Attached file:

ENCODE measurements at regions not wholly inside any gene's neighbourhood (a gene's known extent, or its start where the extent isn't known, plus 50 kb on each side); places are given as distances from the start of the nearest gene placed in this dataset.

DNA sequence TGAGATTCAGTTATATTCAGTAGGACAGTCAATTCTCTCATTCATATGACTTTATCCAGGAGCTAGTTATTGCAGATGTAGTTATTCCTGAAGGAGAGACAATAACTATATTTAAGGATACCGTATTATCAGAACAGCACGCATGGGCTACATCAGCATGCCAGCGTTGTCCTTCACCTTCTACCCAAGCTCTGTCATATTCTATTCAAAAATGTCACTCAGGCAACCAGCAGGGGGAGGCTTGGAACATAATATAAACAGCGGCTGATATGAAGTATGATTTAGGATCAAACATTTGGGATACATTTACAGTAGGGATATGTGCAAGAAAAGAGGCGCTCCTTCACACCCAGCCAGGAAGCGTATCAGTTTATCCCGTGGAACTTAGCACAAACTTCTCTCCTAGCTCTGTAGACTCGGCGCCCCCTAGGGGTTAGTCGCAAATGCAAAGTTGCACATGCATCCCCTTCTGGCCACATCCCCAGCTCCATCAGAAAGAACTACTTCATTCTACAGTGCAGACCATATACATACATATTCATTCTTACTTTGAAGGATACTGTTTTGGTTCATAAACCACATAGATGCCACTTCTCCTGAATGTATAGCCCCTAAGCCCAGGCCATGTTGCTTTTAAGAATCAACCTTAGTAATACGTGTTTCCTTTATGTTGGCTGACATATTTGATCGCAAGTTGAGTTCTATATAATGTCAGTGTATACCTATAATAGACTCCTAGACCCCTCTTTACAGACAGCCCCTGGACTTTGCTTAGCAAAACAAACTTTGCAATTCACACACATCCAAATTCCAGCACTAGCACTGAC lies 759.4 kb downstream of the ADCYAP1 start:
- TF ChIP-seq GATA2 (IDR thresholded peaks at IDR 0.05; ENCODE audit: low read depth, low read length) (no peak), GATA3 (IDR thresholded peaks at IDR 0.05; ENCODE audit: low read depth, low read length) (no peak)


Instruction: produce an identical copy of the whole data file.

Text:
ENCODE measurements at regions not wholly inside any gene's neighbourhood (a gene's known extent, or its start where the extent isn't known, plus 50 kb on each side); places are given as distances from the start of the nearest gene placed in this dataset.

DNA sequence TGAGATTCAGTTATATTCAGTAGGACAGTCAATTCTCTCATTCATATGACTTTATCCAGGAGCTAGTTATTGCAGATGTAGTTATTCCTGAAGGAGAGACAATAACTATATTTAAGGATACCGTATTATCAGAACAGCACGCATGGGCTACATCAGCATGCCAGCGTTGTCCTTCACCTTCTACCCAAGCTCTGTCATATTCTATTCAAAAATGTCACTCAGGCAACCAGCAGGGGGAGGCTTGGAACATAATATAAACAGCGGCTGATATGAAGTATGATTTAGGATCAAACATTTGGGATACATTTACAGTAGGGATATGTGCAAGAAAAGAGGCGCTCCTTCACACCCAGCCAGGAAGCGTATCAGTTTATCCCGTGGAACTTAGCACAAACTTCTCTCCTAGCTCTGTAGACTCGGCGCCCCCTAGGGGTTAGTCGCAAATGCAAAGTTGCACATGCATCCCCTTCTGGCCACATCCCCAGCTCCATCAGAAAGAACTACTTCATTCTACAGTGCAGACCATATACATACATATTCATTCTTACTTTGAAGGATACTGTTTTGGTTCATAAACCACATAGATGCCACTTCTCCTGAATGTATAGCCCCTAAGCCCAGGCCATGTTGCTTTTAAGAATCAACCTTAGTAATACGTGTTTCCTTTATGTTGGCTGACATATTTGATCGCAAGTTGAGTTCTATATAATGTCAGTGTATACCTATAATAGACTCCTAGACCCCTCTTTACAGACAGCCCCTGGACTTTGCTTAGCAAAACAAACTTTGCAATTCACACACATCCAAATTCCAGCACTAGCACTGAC lies 759.4 kb downstream of the ADCYAP1 start:
- TF ChIP-seq GATA2 (IDR thresholded peaks at IDR 0.05; ENCODE audit: low read depth, low read length) (no peak), GATA3 (IDR thresholded peaks at IDR 0.05; ENCODE audit: low read depth, low read length) (no peak)